You’re walking through the door, you can see a highly energized, captivated group on the edge of their seats anxiously awaiting a punch line. It looks to be a pretty lively, fun moment for your team.
What response are you hoping to get as you enter?
They see it’s you, quickly look down or away, and scamper off. Hoping if they don’t make eye contact, they won’t be considered an offender.
Or, they complete the joke with laughs all around as they say their good mornings to you and the day carries on.
You may think the first response of them hurrying back to work is the preferred reaction when a boss enters the scene. I mean, you are in charge, it’s the old “time to lean time to clean” fear driven response many bosses pride themselves on.
But what is that response truly telling you?
So often leaders wonder how to increase employee morale, how to build connections with their team or amongst the group, that sometimes we end up looking a gift horse in the mouth. We are so focused on getting stuff done or being the boss that we fail to recognize morale being built when we see it.
Anytime your team is bonding it’s a damn good thing. People go the extra mile for people they like, who they laugh with…that isn’t always the case with people ‘you work with’. When those spontaneous moments happen, connections are being built without any effort.
And don’t be misled here…I’m not talking about pockets of constant chatter all throughout the day.
But those light-hearted moments is where relief is found, joy, fun. Camaraderie leads to trust, which leads to less judgement and more collaboration. Fun goes a very, very long way.
We spend a lot (a lot!) of time with our co-workers. If all we stand for is the constant grind, it soon feels like a chain gang. With chain gangs being prisoners and all, probably not the environment we want to emulate.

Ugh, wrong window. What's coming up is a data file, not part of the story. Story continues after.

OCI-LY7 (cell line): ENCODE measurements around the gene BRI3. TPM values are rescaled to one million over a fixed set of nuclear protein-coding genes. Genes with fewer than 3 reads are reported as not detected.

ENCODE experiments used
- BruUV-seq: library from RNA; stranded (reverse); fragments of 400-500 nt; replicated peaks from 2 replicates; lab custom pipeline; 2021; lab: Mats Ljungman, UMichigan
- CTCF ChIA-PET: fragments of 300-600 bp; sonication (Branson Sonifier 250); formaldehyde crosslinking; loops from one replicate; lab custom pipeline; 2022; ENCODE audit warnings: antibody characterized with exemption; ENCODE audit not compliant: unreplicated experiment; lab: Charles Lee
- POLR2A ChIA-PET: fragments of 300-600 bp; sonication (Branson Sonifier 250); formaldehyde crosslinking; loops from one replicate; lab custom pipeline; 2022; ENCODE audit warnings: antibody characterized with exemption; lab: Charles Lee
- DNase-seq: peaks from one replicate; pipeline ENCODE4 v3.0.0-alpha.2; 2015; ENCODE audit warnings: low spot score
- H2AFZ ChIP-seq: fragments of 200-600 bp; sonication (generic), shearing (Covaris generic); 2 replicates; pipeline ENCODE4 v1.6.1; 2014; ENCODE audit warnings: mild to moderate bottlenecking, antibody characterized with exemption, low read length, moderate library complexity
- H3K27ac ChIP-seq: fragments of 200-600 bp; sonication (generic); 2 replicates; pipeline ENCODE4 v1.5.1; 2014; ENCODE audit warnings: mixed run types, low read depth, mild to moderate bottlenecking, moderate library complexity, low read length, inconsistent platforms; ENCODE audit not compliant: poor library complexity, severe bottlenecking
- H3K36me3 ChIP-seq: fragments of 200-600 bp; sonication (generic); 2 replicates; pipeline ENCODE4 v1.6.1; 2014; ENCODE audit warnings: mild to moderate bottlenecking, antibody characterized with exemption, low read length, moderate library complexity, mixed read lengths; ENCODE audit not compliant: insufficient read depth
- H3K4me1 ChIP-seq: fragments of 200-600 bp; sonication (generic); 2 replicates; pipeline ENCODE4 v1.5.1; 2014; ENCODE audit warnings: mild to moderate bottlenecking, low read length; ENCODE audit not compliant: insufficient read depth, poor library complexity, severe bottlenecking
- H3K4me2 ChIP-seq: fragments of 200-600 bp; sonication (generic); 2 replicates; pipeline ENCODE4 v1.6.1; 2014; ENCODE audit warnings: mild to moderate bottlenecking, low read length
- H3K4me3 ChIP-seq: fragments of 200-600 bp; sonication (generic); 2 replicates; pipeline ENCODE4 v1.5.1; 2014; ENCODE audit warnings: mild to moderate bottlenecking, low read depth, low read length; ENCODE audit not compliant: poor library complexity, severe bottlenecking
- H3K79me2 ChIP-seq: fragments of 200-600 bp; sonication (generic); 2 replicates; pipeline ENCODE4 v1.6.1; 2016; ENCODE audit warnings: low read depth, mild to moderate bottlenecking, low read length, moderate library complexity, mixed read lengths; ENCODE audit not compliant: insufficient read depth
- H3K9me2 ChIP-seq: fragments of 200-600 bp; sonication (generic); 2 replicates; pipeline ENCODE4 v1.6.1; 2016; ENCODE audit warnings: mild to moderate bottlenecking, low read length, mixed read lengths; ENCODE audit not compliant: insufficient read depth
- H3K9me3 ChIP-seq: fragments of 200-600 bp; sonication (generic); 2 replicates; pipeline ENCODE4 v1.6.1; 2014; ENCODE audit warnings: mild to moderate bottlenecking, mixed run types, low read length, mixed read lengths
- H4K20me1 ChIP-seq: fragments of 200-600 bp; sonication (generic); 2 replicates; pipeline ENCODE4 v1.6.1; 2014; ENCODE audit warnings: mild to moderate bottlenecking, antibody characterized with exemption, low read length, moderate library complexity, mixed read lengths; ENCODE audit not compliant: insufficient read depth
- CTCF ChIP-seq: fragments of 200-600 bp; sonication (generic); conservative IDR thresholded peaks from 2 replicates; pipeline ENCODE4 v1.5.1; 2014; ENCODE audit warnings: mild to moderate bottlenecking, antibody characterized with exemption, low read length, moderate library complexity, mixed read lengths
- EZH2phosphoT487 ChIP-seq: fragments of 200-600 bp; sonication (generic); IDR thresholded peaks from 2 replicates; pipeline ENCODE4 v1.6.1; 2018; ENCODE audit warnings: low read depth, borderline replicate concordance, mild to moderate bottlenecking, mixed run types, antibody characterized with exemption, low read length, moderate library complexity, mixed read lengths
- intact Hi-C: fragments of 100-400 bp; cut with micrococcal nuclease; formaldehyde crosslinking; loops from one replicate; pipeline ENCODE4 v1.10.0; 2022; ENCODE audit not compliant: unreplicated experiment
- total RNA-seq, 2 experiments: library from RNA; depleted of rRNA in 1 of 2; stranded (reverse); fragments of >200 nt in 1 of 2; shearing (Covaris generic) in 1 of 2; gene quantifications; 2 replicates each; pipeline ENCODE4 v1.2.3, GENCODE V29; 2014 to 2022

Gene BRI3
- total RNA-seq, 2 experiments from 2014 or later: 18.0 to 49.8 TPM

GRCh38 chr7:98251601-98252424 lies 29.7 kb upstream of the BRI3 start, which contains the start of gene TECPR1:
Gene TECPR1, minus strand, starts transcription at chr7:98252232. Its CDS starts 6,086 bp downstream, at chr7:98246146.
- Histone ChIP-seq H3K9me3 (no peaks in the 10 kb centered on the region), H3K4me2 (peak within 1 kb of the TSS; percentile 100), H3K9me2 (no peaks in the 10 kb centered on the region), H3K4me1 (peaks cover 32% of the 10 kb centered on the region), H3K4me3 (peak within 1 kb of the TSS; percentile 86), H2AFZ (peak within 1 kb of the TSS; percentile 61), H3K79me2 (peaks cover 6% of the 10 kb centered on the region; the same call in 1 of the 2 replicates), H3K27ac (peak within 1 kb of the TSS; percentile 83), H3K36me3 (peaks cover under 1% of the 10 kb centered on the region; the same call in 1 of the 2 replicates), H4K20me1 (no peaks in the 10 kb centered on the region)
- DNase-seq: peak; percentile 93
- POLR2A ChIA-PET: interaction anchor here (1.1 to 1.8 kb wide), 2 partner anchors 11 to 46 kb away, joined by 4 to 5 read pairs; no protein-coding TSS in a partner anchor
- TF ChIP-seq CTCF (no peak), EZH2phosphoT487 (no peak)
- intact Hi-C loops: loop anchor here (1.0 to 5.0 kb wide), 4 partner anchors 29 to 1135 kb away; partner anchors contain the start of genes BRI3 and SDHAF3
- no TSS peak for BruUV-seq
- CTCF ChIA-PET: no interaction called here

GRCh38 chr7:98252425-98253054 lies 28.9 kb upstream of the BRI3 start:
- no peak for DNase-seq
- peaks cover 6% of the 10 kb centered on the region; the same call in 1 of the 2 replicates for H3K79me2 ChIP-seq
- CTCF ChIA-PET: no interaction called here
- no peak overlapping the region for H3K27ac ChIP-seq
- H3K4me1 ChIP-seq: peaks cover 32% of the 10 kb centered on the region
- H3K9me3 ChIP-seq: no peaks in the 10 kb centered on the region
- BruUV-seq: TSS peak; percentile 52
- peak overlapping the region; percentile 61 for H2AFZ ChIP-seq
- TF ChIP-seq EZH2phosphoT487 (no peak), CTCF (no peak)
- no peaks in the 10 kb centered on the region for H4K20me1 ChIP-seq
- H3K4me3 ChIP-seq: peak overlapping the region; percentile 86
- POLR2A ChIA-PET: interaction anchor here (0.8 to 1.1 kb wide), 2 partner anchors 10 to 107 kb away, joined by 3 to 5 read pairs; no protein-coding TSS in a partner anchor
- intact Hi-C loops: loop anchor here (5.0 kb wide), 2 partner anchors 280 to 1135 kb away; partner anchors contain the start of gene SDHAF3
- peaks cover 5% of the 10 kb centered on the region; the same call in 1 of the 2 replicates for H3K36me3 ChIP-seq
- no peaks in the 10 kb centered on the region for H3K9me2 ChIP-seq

Connection is the Vehicle to Loyalty
When I graduated from college, I drove out west to explore (I grew up in Rhode Island and had never been west of Philadelphia, so now was the time). I was waiting tables as part of the opening team of the new Bubba Gump Shrimp Company in Breckenridge, CO. We were labeled as the first ‘corporate’ entity in the hipster ski town (this judgement always confused me since we were surrounded by lodges and ski resorts).
Nevertheless, the townspeople protested by not patronizing Bubba Gump. That meant in the off-season we were completely dead. D-E-A-D.
But employee retention was never a problem. Each of us would offer to go home instead of the person who did the last shift. Or we’d share tables, pool tips. We got really creative to help one another out.
We had that much fun together, and we knew the off-season would pass. That, and we were all in our 20’s, had free ski passes, and only needed money to pay rent and buy ramen.
But it taught me how much influence fun, camaraderie, and love has on the stability of a business and a team. When people help one another on the inside, it doesn’t matter what the outside world throws at them.
You find solutions, take care of one another, and keep going.
For those of you concerned that the completion of the joke telling is a lack of respect for you or your position, for the moment, let’s suspend that belief, rather…let’s look at it a new way and take you out of the equation.
Perhaps it’s a customer walking through the door instead. Funny, but we want the scamper and work response to happen don’t we? And I bet that’s what their response would be.
The difference is that your team knows the difference. Who walks through the door determines their response: Inner circle or out of circle. You are still part of the inner circle. That’s a very good thing. You want to be part of the us vs. them.
They aren’t taking advantage of you and I encourage you to resist flexing your muscles. When they can relax, perform, be in flow with one another and still keep their eye on the ball, you have created a team that is competent and confident in their abilities. Well done, very well done.
We don’t want to only rely on the holiday party or the summer BBQ to build camaraderie, nurture it in the small moments. You’ll be surprised at how much more your team will want to work for you. We often hear how people leave managers not jobs. The reverse is also true. They will not only stay, they will stay when times are tough.